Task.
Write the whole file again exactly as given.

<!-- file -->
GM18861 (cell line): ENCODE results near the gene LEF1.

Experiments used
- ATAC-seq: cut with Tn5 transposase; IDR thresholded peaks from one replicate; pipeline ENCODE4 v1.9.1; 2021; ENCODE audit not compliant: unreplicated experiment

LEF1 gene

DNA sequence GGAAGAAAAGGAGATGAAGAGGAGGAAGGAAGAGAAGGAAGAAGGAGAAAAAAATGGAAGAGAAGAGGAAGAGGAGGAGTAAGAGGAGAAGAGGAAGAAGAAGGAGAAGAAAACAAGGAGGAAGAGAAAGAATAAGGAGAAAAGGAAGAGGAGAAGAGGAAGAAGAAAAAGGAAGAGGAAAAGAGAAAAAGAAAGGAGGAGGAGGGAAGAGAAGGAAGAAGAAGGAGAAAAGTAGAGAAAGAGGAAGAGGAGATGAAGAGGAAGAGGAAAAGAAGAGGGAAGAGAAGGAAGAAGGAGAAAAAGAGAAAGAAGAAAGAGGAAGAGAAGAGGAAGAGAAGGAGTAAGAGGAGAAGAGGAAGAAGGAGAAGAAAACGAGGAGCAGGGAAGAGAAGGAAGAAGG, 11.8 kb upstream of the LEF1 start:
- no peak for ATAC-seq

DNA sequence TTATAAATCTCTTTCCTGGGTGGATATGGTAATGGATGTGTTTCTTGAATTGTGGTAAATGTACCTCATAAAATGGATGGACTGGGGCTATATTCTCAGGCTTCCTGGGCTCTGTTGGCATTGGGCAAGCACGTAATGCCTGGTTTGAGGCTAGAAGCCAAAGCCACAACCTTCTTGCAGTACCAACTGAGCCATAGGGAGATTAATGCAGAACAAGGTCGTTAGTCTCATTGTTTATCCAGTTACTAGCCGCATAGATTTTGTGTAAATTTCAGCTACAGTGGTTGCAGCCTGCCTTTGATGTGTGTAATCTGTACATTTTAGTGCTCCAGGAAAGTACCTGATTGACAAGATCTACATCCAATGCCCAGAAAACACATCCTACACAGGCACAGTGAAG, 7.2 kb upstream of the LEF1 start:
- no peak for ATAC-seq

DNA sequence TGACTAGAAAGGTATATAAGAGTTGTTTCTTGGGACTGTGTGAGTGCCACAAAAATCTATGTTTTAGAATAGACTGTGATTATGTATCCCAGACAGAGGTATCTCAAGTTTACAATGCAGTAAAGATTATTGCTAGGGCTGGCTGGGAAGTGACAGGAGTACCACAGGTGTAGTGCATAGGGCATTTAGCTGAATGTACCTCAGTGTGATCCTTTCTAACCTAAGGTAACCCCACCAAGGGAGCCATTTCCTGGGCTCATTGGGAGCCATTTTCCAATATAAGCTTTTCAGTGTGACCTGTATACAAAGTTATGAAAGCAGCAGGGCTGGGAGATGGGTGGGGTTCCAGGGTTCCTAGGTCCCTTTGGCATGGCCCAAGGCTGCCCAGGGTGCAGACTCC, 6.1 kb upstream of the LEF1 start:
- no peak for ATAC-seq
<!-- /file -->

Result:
GM18861 (cell line): ENCODE results near the gene LEF1.

Experiments used
- ATAC-seq: cut with Tn5 transposase; IDR thresholded peaks from one replicate; pipeline ENCODE4 v1.9.1; 2021; ENCODE audit not compliant: unreplicated experiment

LEF1 gene

DNA sequence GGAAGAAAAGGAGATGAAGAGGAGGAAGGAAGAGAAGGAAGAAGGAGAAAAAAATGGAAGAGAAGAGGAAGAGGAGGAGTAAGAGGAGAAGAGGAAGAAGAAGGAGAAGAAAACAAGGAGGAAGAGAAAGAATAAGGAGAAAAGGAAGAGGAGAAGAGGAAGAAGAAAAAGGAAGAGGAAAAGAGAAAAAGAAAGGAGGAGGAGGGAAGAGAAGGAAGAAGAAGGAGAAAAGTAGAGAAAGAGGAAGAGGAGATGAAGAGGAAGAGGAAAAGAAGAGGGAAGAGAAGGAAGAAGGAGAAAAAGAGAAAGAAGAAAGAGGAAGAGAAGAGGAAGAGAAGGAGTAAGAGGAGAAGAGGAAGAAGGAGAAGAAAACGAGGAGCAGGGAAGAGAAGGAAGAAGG, 11.8 kb upstream of the LEF1 start:
- no peak for ATAC-seq

DNA sequence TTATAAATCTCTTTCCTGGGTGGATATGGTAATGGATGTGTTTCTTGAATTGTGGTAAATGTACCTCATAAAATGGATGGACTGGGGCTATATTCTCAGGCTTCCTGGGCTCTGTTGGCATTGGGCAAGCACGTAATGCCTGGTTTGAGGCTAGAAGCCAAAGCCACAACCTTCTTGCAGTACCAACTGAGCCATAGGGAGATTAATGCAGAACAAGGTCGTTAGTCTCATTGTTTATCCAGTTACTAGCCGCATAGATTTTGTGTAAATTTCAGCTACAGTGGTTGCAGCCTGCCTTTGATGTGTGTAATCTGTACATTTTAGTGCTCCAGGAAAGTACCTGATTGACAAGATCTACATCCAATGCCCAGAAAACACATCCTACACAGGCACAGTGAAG, 7.2 kb upstream of the LEF1 start:
- no peak for ATAC-seq

DNA sequence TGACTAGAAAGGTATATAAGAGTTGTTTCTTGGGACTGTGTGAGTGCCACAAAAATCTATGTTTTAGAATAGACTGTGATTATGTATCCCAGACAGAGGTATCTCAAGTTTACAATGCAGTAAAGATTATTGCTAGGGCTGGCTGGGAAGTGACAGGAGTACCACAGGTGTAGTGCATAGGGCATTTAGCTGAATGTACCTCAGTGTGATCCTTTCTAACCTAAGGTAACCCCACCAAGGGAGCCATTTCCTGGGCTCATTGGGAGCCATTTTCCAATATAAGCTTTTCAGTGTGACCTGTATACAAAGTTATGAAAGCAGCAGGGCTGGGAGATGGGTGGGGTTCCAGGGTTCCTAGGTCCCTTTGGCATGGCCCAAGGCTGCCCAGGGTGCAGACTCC, 6.1 kb upstream of the LEF1 start:
- no peak for ATAC-seq